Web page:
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A's and Bs -- and the CCC

A charter school uses firefighting to teach dropouts life lessons.

August 30, 2008|Mitchell Landsberg | Times Staff Writer

FRENCH GULCH, CALIF. — Alex Gowan leaned against the side of the White Rhino. The bleached workhorse of a bus had strained up a near-vertical fire road to carry him and his fellow members of the California Conservation Corps to this wide, bulldozed bluff in the smoke-shrouded mountains west of Redding.

Gowan was a high school dropout whose quest to finally get a diploma had led him here, to the edge of the Motion Fire, or what remained of it after weeks of firefighting. The same was true for most of the 18 other corps members with him, a weary, slap-happy bunch who had been pulling 16- and even 24-hour shifts working backup behind firefighters from the California Department of Forestry and Fire Protection and the U.S. Forest Service.

In addition to being members of the Cs, as they call the Conservation Corps, many of these young people were students or recent graduates of one of the most unusual schools in California: John Muir Charter, a program that offered a last chance to defy the odds and succeed.

"I got in trouble back in my wilder, younger days" said Gowan, 19, a lanky, laconic guy in dusty green pants. "I just never really liked the whole school situation." He ticked off the schools in the Redding area that he had attended and left: Foothill, New Tech, Foothill again, Pioneer, North State Adult Education, "and then I sort of dropped off the map."

Lete Sanchez, also 19, strolled by. Her grin threw dimples onto cheeks caked with dust and grime. Funny and self-assured, with a fondness for Led Zeppelin and chain saws, Sanchez had bounced around, too, until she wound up in "one of those continuation schools -- you know, [where] you can do what you want, they just give you a packet and send you in a corner."

"It was pretty lame," she said. So she quit.

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Valuable piece of paper

What brought both of them back was the Conservation Corps and Muir -- and the maturity to see that they were going nowhere without a high school diploma.

"Turns out," Gowan said, "that piece of paper will get you places."

John Muir was chartered in 1998, primarily to provide education to participants in the Conservation Corps. The corps had been established more than 20 years earlier by then-Gov. Jerry Brown to turn around wayward youth through projects that would benefit the state's environment. About half its members are high school dropouts.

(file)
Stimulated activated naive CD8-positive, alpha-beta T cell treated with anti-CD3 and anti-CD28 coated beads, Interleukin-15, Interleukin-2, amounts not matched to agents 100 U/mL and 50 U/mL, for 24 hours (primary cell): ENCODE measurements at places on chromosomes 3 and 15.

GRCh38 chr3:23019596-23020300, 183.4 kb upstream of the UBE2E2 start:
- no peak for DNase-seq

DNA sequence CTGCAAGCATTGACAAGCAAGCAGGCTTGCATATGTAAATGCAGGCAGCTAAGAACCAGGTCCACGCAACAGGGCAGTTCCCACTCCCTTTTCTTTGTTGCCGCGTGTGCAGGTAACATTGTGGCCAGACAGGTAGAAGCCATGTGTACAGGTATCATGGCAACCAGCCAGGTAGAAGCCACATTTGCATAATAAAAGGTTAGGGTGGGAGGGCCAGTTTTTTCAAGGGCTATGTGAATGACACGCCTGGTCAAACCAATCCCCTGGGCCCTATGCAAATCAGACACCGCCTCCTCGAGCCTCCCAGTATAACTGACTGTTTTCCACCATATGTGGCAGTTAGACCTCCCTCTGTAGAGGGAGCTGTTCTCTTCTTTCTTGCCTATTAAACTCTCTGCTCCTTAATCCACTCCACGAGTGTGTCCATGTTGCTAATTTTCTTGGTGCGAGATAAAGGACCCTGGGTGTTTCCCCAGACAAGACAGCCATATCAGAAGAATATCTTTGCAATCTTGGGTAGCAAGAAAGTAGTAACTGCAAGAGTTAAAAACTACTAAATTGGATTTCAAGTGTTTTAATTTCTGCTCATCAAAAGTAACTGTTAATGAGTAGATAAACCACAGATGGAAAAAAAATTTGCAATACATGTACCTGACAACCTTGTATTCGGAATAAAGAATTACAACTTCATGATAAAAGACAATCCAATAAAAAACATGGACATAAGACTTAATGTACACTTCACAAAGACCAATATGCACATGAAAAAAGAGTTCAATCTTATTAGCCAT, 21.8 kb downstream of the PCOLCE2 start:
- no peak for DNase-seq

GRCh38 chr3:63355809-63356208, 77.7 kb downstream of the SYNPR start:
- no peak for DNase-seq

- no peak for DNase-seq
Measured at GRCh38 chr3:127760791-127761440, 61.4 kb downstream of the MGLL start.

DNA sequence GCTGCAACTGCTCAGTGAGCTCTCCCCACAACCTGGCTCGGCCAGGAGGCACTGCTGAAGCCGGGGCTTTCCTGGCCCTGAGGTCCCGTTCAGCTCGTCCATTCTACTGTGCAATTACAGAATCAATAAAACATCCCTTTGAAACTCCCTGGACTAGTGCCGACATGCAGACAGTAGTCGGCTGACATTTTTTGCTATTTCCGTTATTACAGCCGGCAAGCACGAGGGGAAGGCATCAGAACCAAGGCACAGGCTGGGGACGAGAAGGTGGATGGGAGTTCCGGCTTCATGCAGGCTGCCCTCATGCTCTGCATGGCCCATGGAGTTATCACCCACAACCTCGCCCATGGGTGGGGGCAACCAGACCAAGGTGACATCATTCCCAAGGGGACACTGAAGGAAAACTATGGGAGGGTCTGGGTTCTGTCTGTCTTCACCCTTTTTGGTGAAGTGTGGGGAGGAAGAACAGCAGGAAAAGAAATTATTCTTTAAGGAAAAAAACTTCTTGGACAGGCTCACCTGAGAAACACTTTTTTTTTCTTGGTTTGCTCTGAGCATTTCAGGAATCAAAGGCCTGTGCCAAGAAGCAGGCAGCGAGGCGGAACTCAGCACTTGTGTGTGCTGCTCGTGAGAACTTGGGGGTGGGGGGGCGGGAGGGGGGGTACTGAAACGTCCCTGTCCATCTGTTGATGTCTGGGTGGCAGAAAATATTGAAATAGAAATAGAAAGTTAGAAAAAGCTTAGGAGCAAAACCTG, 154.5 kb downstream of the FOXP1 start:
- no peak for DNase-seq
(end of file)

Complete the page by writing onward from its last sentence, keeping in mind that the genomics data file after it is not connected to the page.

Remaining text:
Muir now serves about 1,200 students at 43 sites around the state. Most of its programs are associated with the California Conservation Corps, but Muir also works with local conservation corps in Los Angeles and Sacramento, as well as with some other community service programs.

Corps members, who can be 18 to 25, are paid for their work and encouraged to complete school. If they finish a one-year commitment, they can be eligible for scholarships to further their education, either in vocational school or college.

By some measures, Muir sounds like a losing proposition, a school whose own dropout rate actually exceeds its enrollment (a bit of statistical gymnastics made possible by the way the state calculates the rate). When, earlier this year, the California Dropout Research Project at UC Santa Barbara released a ranking of all of the state's schools by the number of dropouts, Muir was perched on top.

As is so often the case in education, the numbers don't really tell the story.

On average, students have dropped out of school 2 1/2 times before they enroll at Muir. And once there, many drop out again.

Dean Ravencroft, 21, joined the corps last September and began attending Muir. That ended in February, when he was kicked out of the corps -- and Muir -- for poor attendance. He was allowed back in July, just in time to join hundreds of corps members who were providing support services to firefighters battling the wildfires raging throughout Northern California.

That meant that Ravencroft had contributed to Muir's dropout rate, even though he was back in school and determined to stick it out. "I feel I've matured," he said, taking a break from his grueling work at a fire base camp in Anderson, just south of Redding. "I have a better head on my shoulders."

Ravencroft grew up in a foster home in Yreka and didn't have much use for school. He had a particularly hard time with math, especially algebra. But his teacher at Muir worked closely with him and taught him "little shortcuts that most teachers would never teach you," he said. Algebra began to make sense.

Still, he said, Muir isn't for everybody. "It works for people who have the will," he said. "You can't just sit there and expect your schoolwork to get done. You've got to move your pencil."

Or, as Elijah Oliver put it: "In order to be in this program, you've got to show up. If you don't show up, you'll be gone. I've seen lots of people go."

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